A road which doesn't really live up to the rural connotations it gives, "Gudgeheath Lane" as it was originally known (oh the power of a space) was once a trackway up to the Highlands. It deviated from Titchfield Road just before its turnpike and then took an easy course up the hill, which can still be seen today.
Its existence may well be to provide an uncomfortable but free road towards Southampton - a route which went on to be preserved in bus routes to this day.
At the corner of the Tichfield Road junction was The Buccaneer public house (built in the 1920s as The Berkeley Hotel), which went on to become a chain restaurant. Opposite were a couple of named houses, including Cornerways, which were demolished in 2010 to become Craigbank Court. The junction here was signalised in the 1990s.
Save some space for the houses. Puxol Farm became Brook Farm which became the street Brook Farm Avenue in the 1950s as housing along the road became more dense. It did have a tunnel under the railway to the other side which was blocked up when the station expanded.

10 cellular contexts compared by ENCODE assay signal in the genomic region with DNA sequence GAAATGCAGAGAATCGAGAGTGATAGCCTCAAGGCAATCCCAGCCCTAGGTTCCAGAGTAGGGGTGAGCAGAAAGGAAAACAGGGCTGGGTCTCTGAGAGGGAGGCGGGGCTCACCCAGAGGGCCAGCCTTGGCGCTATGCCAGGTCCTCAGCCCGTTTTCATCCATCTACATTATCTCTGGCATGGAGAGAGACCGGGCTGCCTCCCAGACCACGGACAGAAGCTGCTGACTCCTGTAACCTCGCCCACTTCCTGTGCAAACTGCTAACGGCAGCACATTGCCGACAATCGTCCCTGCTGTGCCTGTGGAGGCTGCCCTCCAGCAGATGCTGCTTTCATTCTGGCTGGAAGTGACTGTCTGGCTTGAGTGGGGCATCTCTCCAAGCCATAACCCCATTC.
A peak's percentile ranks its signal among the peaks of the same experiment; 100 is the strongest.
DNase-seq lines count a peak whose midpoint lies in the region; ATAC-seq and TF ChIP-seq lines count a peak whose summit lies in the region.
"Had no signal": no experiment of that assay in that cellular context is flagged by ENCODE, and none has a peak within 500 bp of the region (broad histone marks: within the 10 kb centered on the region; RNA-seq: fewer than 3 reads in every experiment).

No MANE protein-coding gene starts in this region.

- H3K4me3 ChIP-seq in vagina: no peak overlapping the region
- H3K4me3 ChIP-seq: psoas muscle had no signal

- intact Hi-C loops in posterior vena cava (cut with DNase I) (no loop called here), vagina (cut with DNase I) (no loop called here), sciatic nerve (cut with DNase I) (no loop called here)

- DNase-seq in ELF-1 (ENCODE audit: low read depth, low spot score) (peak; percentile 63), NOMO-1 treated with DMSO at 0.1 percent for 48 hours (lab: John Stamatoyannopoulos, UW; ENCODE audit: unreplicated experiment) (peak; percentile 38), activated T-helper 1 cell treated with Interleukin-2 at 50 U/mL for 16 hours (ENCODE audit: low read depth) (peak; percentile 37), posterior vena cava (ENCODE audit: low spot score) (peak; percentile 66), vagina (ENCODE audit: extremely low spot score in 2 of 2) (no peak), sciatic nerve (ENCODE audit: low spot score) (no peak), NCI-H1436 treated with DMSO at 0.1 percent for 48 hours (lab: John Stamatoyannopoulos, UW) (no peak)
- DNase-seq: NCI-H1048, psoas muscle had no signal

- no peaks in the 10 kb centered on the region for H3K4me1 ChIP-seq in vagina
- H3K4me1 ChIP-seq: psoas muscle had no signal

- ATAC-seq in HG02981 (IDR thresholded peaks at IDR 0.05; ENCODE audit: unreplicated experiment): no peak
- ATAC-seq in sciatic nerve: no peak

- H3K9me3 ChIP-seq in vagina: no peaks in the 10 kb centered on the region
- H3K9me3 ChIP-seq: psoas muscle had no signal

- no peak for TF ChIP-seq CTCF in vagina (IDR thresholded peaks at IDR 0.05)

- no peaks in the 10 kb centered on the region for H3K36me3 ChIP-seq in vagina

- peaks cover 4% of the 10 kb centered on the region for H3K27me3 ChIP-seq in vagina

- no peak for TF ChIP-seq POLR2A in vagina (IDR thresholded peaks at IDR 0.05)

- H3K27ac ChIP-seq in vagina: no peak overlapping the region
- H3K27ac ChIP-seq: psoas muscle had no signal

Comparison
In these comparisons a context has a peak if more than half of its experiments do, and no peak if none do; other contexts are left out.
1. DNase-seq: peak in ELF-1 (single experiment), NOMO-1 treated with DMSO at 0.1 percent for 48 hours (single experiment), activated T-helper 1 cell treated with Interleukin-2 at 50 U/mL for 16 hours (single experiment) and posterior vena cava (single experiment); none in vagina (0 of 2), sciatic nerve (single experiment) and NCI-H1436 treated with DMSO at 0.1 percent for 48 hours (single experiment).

Blackbrook Farm lasted much longer, but was surrounded by houses as the first part of Blackbrook Farm Road opened in the 1940s and the rest of it 10 years later. The Gudgeheath Brickworks, at the end of Blackbrook Road, closed down at the end of the 20th Century and made way for several cottages.
Oak Road held the Co-op Dairy, delivering milk to the area, as well as Heatley and Evans builders' merchants and Kingfisher frozen foods. At the junction of Oak Road and Gudge Heath Lane stood Vic Haley's corner shop.
By now the road was almost fully developed, leaving only 'pack 'em in' changes such as Harlequin Grove in 1990.
The Southern Mainline was piped through under the humped bridge at the start of the century. In 1934 the Co-op Laundry and oil fuel depot was built, becoming Sunlight and, in 2007, demolished to make way for Sunlight Gardens. Selling of the old railway embankment used by the Deviation Line created room for Craven Court in the 1990s. The boundary between these houses and those actually on Gudge Heath Lane itself isn't straight at all, a reminder that it was once cleared for a railway line.
The circle in the middle of Hammond Road was popular with children setting bonfires in the 1960s. At the top of the road we have a few 1930s cottages on the east side in the space of a tree coppice. As before, the rest of it appears to have been filled in the 1940s, taking us up to what is now the Highland Shops.
The Hill Park Gospel Hall moved up from number 217 to 219, now the Co-Op.